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Junior miners thriving

By IAN ROSS When Resident Geologist Mike Cosec files his annual report, 2006 will be marked as a year of obvious change in the Sudbury Basin.


When Resident Geologist Mike Cosec files his annual report, 2006 will be marked as a year of obvious change in the Sudbury Basin.

Sure, there were the mega-takeovers of Inco and Falconbridge by CVRD and Xstrata, but junior mining companies have kept the exploration drills turning, thanks to robust mineral prices.

More than 15 exploration programs dot the rim of the Sudbury crater by mid-tier and juniors such as FNX Mining, Wallbridge Mining, Ursa Major Minerals, Pacific North West Capital Corporation, Namex Explorations and Champion Bear Resources all working side-by-side with the majors.

A few projects are at the very advanced stage of exploration where new base metals mines will soon be opened. For years, conventional wisdom in the Sudbury mining camp was the Big Two. Inco and Falconbridge had staked and scoped out every square foot of the basin. After all, there’s been mining in Sudbury since 1886, so there was the presumption that all the good ground had been taken.

“That’s what everybody thought,” says Cosec, a district geologist with the Ontario Geological Survey (OGS). “My recommendation is don’t trust the old knowledge of what everybody says. Go to the claims map and the land registry office and find out. If you’re really interested, you’ll make the effort. It’s like buying a lottery ticket and not checking your numbers.”

In the late 1990’s, junior miners were practically unheard of in Sudbury until Pacific North West starting drilling for platinum group metals (PGM) in River Valley, east of Sudbury. Coinciding with the rise of platinum and palladium prices in 2001 into the $700 per ounce range, prospectors and other miners began questioning who owned what property. Quietly they began to pick up land.

Today, the footwalls of the Sudbury Basin, and previously underexplored offset dykes radiating out many kilometres from the Sudbury Igneous Complex, are the targets of much heightened activity.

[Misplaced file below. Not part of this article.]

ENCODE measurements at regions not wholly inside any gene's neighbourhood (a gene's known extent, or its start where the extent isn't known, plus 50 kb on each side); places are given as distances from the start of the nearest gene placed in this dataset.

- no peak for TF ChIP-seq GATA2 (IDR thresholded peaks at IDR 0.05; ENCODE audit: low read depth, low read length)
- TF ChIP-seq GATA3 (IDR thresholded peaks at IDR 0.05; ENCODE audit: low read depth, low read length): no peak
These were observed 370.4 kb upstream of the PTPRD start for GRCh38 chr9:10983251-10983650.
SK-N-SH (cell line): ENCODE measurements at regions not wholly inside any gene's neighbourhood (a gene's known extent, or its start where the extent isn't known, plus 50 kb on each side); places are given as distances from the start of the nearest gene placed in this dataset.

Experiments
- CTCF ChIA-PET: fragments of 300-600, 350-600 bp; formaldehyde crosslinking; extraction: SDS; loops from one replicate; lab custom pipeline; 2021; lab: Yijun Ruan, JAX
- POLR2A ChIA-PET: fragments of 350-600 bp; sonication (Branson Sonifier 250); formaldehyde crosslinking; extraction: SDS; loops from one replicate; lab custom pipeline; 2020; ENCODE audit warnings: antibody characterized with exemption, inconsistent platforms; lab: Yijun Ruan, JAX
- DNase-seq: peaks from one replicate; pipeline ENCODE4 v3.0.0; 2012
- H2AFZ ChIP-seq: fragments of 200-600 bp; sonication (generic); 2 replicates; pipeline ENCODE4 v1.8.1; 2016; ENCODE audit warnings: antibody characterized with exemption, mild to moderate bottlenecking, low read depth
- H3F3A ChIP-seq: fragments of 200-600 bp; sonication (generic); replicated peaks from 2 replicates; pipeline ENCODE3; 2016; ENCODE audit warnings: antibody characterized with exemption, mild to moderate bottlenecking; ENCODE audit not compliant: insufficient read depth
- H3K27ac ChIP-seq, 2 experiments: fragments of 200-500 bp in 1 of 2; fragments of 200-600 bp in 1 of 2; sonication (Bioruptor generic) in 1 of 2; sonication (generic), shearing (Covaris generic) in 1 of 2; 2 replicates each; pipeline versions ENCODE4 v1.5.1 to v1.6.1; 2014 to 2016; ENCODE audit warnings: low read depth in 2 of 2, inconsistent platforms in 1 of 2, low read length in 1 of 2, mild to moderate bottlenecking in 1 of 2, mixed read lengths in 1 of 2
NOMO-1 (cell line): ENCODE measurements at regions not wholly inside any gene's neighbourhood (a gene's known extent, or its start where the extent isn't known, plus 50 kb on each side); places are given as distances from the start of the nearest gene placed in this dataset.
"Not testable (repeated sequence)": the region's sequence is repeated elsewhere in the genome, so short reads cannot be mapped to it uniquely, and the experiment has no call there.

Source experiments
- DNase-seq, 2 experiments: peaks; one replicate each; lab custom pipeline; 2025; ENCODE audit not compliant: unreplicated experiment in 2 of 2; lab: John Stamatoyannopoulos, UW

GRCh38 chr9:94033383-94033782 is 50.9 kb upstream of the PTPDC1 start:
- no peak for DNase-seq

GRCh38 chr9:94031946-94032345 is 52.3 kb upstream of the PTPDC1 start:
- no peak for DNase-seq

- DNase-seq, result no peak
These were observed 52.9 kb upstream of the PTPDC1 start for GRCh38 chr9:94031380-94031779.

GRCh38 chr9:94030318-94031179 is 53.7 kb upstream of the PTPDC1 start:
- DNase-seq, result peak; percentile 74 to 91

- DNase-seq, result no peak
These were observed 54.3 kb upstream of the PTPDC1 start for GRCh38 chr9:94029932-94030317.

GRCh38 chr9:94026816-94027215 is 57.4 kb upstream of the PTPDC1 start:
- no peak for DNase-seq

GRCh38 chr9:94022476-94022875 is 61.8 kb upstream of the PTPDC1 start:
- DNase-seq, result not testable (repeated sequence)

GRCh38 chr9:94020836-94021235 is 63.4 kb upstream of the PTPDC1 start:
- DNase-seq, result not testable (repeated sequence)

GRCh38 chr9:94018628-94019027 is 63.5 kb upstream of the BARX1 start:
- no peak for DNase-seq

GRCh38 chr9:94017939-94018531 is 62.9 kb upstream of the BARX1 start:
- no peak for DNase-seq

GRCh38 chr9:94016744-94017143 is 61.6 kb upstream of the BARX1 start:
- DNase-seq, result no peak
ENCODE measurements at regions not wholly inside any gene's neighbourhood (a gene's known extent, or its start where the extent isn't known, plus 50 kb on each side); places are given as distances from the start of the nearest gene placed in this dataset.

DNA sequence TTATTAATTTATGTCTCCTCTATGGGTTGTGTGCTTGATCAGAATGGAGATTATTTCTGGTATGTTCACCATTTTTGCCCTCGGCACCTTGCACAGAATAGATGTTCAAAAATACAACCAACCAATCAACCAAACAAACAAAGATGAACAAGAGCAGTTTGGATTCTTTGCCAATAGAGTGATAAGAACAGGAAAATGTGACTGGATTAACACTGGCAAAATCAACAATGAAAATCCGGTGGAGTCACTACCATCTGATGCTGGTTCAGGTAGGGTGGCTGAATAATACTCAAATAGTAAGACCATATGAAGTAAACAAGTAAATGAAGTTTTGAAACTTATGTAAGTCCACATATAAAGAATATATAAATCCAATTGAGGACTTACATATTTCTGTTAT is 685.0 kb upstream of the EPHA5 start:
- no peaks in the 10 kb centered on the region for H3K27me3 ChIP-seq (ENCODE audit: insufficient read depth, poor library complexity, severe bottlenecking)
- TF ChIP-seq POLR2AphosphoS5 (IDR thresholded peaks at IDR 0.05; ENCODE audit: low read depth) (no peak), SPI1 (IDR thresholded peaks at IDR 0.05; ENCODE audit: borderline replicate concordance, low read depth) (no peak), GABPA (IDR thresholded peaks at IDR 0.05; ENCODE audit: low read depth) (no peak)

“It continues to amaze me that these offset dykes are being found with just a bit of digging.” says Cosec.”

The dykes may not produce the elephant-type deposits that resulted in Inco’s 100-year-old Creighton Mine, but have the potential to produce smaller, high-grade deposits.

When Cosec arrived in Sudbury in 1990, CVRD-Inco’s Copper Cliff North Mine contained 18 deposits.

Exploration has expanded it to 25 with the mine growing from a small 400 to a 4,000-tonne-per-day producer. It is uncertain if the new discoveries are a result of better technology or better knowledge of the area’s geology. Cosec admits, “It took me a long time to learn the rocks in Sudbury.”

Other geologists educated him on noticing the subtle changes in the salt and pepper textures of chalcopyrite, an indicator mineral found in sulphide deposits, which can host high-grade PGM zones.

As well, technological advancements in ground surveying equipment, particularly with a down-hole geophysics device called the UTEM (University of Toronto Electromagnetic) system has been accredited with the discoveries of several base metal deposits.

Juniors like Wallbridge Mining have used new modeling, while making a concerted effort to acquire relatively virgin territory around Sudbury, outside of the so-called ‘shadow of the headframe’ or known deposits.

Inco and Falconbridge controlled most of the ‘contact’ properties on the edge of the Sudbury crater. But the footwalls beyond the contact were never really explored.

Wallbridge began to pick up these properties and identified a new low sulphide highly-grade PGE mineralization, which they began drilling.

Bruce Jago, Wallbridge’s vice-president of exploration, says their models were a matter of re-interpreting existing geological data from a different angle. He is overseeing exploration on five properties including a preliminary economic assessment, of their Broken Hammer Zone, a high-grade PGE- gold-copper project at their Wisner property on Sudbury’s north range.

Elsewhere, new mines are being built. Xstrata Nickel is sinking the shaft on their new Nickel Rim South mine and plans to spend $18 million on a second project to better define a 4.9 million tonnes measured nickel-ore body near their Fraser Mine.

FNX Mining has sunk a 2,690-foot vertical shaft and exploration drift on their Podolsky property. Ursa Major Minerals is seeking permitting approvals to bring their Shakespeare project west of Sudbury into production as an open pit and Pacific Northwest Capital’s River Valley has definition drilling underway in preparation for an eventual pit, northeast of Sudbury. Cosec says there are other prospective properties around. It’s just a matter of junior miners and prospectors doing their research in  the Ontario Geological Survey mines library.